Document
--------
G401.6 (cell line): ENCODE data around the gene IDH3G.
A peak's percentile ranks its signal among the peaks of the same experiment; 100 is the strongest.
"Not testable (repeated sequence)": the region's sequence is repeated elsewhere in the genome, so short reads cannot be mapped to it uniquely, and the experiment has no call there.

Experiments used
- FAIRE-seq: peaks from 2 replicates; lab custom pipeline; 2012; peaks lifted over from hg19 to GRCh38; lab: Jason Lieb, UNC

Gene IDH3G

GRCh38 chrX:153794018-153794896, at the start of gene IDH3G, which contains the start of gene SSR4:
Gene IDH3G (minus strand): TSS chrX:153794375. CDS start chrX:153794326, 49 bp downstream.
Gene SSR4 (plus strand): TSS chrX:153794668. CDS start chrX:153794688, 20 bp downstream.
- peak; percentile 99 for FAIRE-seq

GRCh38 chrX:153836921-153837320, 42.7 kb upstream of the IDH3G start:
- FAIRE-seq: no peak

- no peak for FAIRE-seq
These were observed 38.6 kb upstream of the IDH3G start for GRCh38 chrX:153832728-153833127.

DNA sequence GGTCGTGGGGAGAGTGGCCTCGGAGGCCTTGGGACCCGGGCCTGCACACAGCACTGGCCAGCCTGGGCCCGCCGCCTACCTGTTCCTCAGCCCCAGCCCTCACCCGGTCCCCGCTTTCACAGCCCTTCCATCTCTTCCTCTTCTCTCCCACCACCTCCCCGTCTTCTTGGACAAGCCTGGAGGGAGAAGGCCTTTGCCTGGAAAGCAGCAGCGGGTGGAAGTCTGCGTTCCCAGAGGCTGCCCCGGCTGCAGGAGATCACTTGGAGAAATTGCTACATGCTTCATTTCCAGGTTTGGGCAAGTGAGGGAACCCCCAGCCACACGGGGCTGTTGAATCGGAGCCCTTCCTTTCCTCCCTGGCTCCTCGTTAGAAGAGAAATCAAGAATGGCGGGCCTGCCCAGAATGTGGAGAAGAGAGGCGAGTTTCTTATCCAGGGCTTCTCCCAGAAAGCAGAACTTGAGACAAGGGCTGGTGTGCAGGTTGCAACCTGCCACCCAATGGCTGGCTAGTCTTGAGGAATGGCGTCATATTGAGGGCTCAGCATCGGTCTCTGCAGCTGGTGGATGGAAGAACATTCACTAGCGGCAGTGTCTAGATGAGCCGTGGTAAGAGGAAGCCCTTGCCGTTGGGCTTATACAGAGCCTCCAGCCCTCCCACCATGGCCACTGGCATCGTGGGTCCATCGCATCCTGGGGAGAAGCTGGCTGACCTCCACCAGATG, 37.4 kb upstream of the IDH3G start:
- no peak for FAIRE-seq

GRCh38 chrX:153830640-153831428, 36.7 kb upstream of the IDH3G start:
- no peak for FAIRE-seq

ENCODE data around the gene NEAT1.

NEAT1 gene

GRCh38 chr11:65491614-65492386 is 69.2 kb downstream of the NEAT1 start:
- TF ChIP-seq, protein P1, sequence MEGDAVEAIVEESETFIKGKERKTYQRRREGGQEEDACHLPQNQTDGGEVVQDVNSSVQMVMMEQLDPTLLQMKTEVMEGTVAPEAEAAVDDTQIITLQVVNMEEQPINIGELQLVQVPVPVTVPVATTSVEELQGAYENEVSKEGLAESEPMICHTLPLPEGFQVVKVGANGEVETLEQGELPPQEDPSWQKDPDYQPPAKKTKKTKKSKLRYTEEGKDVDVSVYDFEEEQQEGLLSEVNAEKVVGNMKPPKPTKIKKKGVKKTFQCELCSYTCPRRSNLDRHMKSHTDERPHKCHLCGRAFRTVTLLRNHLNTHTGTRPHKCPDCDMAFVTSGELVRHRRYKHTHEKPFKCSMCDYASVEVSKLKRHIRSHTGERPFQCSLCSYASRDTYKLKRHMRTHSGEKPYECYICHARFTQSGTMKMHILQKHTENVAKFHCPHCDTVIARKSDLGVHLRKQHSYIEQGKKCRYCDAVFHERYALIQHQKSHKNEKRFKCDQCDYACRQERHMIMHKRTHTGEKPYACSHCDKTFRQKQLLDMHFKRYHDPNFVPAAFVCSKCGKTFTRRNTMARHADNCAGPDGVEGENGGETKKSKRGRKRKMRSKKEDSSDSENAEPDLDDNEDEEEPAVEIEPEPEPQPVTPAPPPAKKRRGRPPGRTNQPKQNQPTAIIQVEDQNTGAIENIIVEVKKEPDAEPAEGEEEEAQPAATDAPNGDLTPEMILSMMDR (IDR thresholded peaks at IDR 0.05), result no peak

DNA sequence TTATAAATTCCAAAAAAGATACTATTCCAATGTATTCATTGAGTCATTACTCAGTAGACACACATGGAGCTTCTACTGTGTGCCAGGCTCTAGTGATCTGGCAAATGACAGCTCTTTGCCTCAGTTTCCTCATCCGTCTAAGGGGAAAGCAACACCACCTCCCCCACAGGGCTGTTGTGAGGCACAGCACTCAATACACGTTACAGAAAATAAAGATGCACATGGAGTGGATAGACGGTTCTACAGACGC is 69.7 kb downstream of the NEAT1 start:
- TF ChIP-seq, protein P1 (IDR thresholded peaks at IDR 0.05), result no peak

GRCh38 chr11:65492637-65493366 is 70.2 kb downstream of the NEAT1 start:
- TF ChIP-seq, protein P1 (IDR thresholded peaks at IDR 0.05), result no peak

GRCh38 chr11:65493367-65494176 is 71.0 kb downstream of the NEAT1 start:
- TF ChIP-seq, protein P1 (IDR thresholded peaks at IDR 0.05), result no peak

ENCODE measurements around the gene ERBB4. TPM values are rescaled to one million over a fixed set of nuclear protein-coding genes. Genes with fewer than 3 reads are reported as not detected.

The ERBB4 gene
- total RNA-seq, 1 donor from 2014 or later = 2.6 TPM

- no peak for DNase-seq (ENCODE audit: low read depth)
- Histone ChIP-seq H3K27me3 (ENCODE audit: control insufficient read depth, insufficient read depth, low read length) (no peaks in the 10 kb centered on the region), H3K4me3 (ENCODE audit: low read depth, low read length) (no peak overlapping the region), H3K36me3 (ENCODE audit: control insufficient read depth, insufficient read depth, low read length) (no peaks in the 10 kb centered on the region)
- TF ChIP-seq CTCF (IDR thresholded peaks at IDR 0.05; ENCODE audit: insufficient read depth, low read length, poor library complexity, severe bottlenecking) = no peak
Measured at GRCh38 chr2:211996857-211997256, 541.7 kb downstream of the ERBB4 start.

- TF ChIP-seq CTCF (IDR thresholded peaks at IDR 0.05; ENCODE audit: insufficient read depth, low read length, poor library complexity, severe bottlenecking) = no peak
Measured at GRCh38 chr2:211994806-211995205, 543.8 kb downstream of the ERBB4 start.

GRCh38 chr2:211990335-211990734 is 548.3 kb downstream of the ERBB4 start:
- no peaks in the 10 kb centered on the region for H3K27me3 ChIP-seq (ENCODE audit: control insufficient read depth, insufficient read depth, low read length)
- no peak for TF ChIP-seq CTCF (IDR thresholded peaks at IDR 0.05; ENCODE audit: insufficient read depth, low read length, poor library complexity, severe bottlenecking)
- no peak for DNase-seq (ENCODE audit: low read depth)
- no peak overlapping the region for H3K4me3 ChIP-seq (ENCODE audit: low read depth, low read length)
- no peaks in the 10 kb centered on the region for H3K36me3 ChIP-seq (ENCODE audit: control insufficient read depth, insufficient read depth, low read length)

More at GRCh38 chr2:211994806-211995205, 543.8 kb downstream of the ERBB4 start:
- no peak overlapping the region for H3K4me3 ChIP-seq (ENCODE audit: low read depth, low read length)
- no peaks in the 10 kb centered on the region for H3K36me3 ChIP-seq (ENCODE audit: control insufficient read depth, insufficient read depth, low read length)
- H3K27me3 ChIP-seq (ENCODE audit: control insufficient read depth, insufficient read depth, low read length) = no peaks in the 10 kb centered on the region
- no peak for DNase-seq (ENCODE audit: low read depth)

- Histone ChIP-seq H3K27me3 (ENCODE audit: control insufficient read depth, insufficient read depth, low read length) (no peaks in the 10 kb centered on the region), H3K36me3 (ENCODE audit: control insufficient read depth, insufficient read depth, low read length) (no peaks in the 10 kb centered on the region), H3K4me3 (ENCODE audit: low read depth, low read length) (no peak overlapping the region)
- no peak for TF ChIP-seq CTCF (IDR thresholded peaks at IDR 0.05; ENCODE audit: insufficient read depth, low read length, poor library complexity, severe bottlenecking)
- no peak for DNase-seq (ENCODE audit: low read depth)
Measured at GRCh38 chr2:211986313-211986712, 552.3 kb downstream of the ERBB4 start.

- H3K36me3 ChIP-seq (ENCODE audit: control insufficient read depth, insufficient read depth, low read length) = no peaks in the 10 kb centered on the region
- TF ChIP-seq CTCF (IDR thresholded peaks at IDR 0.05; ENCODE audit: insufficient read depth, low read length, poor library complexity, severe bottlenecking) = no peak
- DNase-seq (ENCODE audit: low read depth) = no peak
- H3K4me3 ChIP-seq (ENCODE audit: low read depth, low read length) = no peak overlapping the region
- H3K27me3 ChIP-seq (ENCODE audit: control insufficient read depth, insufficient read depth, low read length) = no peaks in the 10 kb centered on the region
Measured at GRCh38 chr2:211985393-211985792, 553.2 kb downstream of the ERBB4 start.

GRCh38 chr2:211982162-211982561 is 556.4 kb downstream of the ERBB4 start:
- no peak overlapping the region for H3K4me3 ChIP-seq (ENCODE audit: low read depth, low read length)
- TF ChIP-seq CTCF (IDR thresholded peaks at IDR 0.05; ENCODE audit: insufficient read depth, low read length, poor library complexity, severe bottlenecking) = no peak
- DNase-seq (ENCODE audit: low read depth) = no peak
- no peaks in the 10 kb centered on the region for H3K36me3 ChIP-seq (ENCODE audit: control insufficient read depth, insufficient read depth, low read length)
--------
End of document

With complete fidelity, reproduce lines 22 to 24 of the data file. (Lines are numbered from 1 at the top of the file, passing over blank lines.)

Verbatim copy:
- TF ChIP-seq, protein P1, sequence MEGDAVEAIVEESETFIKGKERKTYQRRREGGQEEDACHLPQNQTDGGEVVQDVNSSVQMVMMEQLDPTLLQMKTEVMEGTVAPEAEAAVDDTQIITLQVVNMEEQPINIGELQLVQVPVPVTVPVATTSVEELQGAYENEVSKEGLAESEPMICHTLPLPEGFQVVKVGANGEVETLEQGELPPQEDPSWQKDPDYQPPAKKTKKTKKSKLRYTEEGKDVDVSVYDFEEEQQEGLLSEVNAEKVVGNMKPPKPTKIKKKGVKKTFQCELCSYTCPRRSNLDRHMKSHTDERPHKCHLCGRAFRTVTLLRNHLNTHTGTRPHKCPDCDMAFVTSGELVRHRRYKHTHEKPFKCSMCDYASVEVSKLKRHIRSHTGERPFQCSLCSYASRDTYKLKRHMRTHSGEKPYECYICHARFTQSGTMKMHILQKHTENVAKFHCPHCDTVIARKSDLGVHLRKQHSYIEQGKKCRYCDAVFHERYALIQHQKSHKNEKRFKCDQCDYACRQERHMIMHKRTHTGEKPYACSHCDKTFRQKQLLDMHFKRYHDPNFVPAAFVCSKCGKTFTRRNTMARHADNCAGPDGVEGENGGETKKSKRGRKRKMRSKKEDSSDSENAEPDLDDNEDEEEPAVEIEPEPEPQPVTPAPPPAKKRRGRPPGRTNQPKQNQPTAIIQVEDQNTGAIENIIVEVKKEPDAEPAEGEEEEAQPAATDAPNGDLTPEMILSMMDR (IDR thresholded peaks at IDR 0.05), result no peak

DNA sequence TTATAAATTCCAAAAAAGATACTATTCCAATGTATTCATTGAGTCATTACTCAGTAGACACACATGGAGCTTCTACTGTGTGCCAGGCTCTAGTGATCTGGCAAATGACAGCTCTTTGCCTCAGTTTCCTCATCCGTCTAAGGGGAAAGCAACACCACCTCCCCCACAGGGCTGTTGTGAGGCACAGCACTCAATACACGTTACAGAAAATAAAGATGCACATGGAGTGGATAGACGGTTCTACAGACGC is 69.7 kb downstream of the NEAT1 start:
- TF ChIP-seq, protein P1 (IDR thresholded peaks at IDR 0.05), result no peak